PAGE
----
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November 6, 2008

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Save the Twins

I thought this month would be a break from Doctor’s, but no.

Today I had my annual visit to the breast cancer center.
My family has a strong history of breast cancer.  My mother is a breast cancer survivor.  Her sister died of breast cancer in her late 30’s and her daughter (my cousin) died of breast cancer in her early 30’s.
I’d been putting off the exam for almost a year because the appointment proved to be difficult to schedule in between TWW (you can’t do a mammogram if you might be pregnant).  I had to cancel a couple of appointments last winter and then kind of forgot about it…until my Doctor pretty much chewed my ass out for not making it priority.

As routine for the past nine years, I do a mammogram and an ultrasound as I am ‘high risk’.  And of course, the later you wait to have a child (or never have one) you are at an even higher risk.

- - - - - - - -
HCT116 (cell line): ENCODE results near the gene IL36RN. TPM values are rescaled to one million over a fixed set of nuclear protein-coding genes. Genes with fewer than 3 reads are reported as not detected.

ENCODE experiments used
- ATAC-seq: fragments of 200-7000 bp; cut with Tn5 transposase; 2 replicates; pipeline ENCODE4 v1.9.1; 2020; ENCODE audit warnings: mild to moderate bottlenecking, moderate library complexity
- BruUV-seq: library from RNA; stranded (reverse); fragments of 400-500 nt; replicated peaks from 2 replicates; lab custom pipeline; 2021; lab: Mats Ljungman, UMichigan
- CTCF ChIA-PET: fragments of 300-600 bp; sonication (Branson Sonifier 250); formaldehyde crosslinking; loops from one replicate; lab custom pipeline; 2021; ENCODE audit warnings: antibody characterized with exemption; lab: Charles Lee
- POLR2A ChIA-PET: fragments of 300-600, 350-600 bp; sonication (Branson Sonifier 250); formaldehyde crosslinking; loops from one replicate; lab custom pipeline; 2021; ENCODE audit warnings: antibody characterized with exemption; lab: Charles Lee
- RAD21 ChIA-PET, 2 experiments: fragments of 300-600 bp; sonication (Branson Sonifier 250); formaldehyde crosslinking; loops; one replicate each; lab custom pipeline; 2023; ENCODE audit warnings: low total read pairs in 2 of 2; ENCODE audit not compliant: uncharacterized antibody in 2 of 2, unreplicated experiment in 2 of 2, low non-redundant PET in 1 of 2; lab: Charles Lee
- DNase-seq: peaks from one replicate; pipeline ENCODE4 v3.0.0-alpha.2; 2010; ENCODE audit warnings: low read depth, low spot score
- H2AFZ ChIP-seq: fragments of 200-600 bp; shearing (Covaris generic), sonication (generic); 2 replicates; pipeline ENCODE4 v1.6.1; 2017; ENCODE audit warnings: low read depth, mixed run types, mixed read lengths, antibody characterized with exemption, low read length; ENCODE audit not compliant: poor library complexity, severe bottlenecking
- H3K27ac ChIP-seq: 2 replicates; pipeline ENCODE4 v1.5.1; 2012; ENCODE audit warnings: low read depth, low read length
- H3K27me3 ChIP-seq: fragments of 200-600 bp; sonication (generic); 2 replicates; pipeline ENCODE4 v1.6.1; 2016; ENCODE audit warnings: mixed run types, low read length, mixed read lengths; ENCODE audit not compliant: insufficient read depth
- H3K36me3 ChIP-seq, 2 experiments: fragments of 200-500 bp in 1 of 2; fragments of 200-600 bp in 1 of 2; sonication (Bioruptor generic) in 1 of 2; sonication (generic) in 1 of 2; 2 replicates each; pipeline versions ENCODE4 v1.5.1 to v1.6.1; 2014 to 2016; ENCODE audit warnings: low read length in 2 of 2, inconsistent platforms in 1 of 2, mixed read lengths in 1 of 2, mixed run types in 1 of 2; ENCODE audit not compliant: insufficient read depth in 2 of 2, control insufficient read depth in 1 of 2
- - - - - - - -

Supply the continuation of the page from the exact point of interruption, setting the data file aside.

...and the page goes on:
As a lay in the darkened room looking up at the ceiling tiles while the technician squirted goo on my breast and ran the handheld machine across my chest all sort of horrible thoughts went through my head.
Like:  Maybe this is why I had a miscarriage, because I have breast cancer.  
Or:  I guess it’s best that I didn’t get pregnant since I have breast cancer.  
Or this one:  I’ll never get to have a child because I’ll be going though radiation for the rest of my child bearing years.

I’ve known about my high risk for breast cancer for so long I’ve tried to remain nonchalant about my breasts.  I used to think that if I had to have a mastectomy that I’d be OK with that, after all, they are only fatty tissue.  I’ve tried so hard to be removed from the fact that they’re MINE.  And I like them.  They are beautiful.  

They aren’t perfect like my cousin’s were–her surgeon cried when he had to remove them (I know this because my aunt was the anesthesiologist and was in the room the entire surgery) and declared they were the most beautiful breasts he’d ever seen.  Can you imagine?  
She was so beautiful, so young.  The worst thing–far worse than having a double mastectomy at age 33–was the fact that her daughter at 6 years old was witnessing her death.  This was the same exact age she was when her own mother died of the same exact disease.
I can’t think of anything more painful than knowing you are going to die and also knowing exactly what your daughter is going to experience after your death because you already lived that life.

My twins are fine.  They found nothing, absolutely nothing.  For one more year, I can breathe a giant sigh of relief.